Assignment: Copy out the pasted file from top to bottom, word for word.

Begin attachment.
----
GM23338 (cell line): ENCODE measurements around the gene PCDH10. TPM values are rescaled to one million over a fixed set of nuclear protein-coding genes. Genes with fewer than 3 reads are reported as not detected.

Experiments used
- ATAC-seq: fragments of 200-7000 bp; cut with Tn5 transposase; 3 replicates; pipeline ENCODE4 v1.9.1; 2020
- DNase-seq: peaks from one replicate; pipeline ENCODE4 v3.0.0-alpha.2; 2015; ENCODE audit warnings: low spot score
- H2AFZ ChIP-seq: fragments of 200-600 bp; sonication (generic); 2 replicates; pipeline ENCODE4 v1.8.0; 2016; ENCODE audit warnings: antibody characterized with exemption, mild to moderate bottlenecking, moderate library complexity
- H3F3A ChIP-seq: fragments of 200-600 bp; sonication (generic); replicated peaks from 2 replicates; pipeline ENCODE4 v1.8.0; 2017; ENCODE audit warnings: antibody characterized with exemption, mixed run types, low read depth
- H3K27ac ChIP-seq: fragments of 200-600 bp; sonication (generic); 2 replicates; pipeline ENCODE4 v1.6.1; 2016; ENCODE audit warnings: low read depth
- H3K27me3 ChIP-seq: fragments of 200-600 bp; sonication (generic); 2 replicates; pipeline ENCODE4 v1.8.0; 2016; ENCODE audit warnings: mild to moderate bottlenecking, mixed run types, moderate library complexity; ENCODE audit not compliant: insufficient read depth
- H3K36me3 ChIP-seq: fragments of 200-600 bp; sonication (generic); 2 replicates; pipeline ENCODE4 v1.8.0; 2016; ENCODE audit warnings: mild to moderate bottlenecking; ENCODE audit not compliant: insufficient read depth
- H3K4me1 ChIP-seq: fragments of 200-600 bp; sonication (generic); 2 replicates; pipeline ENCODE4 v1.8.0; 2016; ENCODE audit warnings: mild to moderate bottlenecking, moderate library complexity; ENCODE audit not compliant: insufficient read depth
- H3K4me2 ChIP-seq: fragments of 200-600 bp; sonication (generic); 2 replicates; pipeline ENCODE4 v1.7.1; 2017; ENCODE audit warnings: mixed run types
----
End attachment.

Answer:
GM23338 (cell line): ENCODE measurements around the gene PCDH10. TPM values are rescaled to one million over a fixed set of nuclear protein-coding genes. Genes with fewer than 3 reads are reported as not detected.

Experiments used
- ATAC-seq: fragments of 200-7000 bp; cut with Tn5 transposase; 3 replicates; pipeline ENCODE4 v1.9.1; 2020
- DNase-seq: peaks from one replicate; pipeline ENCODE4 v3.0.0-alpha.2; 2015; ENCODE audit warnings: low spot score
- H2AFZ ChIP-seq: fragments of 200-600 bp; sonication (generic); 2 replicates; pipeline ENCODE4 v1.8.0; 2016; ENCODE audit warnings: antibody characterized with exemption, mild to moderate bottlenecking, moderate library complexity
- H3F3A ChIP-seq: fragments of 200-600 bp; sonication (generic); replicated peaks from 2 replicates; pipeline ENCODE4 v1.8.0; 2017; ENCODE audit warnings: antibody characterized with exemption, mixed run types, low read depth
- H3K27ac ChIP-seq: fragments of 200-600 bp; sonication (generic); 2 replicates; pipeline ENCODE4 v1.6.1; 2016; ENCODE audit warnings: low read depth
- H3K27me3 ChIP-seq: fragments of 200-600 bp; sonication (generic); 2 replicates; pipeline ENCODE4 v1.8.0; 2016; ENCODE audit warnings: mild to moderate bottlenecking, mixed run types, moderate library complexity; ENCODE audit not compliant: insufficient read depth
- H3K36me3 ChIP-seq: fragments of 200-600 bp; sonication (generic); 2 replicates; pipeline ENCODE4 v1.8.0; 2016; ENCODE audit warnings: mild to moderate bottlenecking; ENCODE audit not compliant: insufficient read depth
- H3K4me1 ChIP-seq: fragments of 200-600 bp; sonication (generic); 2 replicates; pipeline ENCODE4 v1.8.0; 2016; ENCODE audit warnings: mild to moderate bottlenecking, moderate library complexity; ENCODE audit not compliant: insufficient read depth
- H3K4me2 ChIP-seq: fragments of 200-600 bp; sonication (generic); 2 replicates; pipeline ENCODE4 v1.7.1; 2017; ENCODE audit warnings: mixed run types